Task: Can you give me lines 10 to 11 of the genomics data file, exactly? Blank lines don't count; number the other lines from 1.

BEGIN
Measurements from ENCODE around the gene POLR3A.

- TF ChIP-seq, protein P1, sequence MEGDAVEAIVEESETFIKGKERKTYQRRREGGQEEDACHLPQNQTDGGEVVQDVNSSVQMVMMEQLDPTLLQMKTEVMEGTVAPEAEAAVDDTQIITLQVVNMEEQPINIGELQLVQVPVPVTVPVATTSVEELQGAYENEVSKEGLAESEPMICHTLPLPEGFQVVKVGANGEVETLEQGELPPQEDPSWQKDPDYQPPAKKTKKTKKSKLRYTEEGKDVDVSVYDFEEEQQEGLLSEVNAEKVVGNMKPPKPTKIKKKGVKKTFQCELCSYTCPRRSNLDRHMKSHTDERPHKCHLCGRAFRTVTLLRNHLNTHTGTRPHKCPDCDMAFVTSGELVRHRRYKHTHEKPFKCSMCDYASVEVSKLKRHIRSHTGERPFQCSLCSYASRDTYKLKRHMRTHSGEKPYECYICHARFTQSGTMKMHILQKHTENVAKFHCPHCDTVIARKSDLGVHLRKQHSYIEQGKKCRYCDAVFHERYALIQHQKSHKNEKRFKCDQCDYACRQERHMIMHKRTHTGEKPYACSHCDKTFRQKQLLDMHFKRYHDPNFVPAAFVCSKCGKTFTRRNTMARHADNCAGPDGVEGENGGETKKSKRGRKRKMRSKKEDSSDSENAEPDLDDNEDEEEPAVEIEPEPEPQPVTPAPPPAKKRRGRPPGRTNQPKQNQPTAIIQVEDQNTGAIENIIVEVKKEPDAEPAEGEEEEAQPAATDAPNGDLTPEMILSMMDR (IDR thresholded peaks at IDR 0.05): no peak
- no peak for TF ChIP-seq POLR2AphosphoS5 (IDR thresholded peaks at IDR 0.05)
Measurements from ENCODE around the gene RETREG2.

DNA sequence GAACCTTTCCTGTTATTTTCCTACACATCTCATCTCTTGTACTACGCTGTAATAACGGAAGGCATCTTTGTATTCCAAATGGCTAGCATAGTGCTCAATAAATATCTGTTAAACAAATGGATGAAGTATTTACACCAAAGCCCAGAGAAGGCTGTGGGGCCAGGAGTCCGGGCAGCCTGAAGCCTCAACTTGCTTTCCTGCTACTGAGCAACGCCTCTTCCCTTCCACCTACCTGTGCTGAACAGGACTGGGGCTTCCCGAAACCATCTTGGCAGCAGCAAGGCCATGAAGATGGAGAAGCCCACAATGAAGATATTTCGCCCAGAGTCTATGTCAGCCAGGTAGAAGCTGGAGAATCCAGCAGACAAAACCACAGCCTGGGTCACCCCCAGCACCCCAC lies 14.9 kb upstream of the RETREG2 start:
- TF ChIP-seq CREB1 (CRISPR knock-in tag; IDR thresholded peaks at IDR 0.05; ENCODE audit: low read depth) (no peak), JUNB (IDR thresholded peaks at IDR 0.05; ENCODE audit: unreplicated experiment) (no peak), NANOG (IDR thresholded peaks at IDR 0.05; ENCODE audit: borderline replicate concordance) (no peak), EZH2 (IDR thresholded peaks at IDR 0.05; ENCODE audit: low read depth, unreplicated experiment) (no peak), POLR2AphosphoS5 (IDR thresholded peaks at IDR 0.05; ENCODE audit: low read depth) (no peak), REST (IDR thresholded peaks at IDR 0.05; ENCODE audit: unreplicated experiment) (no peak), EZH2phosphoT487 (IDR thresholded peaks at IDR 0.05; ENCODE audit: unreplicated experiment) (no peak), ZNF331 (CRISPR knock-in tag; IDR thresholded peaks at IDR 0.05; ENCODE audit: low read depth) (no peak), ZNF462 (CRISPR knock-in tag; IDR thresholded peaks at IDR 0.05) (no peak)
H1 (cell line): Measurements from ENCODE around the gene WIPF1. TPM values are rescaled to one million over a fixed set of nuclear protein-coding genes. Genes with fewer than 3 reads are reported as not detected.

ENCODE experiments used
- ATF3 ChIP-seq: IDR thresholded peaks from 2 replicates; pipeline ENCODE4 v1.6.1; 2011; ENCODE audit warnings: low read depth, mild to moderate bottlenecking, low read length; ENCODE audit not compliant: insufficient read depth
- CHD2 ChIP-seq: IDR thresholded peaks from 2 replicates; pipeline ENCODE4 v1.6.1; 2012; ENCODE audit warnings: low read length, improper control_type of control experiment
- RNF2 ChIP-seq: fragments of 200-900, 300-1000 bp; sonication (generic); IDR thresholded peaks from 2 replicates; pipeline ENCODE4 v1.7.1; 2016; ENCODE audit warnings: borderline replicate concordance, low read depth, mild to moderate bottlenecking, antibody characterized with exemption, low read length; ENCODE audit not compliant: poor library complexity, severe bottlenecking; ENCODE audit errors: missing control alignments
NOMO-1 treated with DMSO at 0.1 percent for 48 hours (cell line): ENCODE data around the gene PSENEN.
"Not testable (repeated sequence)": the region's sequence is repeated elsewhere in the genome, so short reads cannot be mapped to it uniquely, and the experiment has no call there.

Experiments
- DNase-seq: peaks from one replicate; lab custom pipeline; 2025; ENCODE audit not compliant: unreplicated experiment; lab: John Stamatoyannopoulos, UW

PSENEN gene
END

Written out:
- CHD2 ChIP-seq: IDR thresholded peaks from 2 replicates; pipeline ENCODE4 v1.6.1; 2012; ENCODE audit warnings: low read length, improper control_type of control experiment
- RNF2 ChIP-seq: fragments of 200-900, 300-1000 bp; sonication (generic); IDR thresholded peaks from 2 replicates; pipeline ENCODE4 v1.7.1; 2016; ENCODE audit warnings: borderline replicate concordance, low read depth, mild to moderate bottlenecking, antibody characterized with exemption, low read length; ENCODE audit not compliant: poor library complexity, severe bottlenecking; ENCODE audit errors: missing control alignments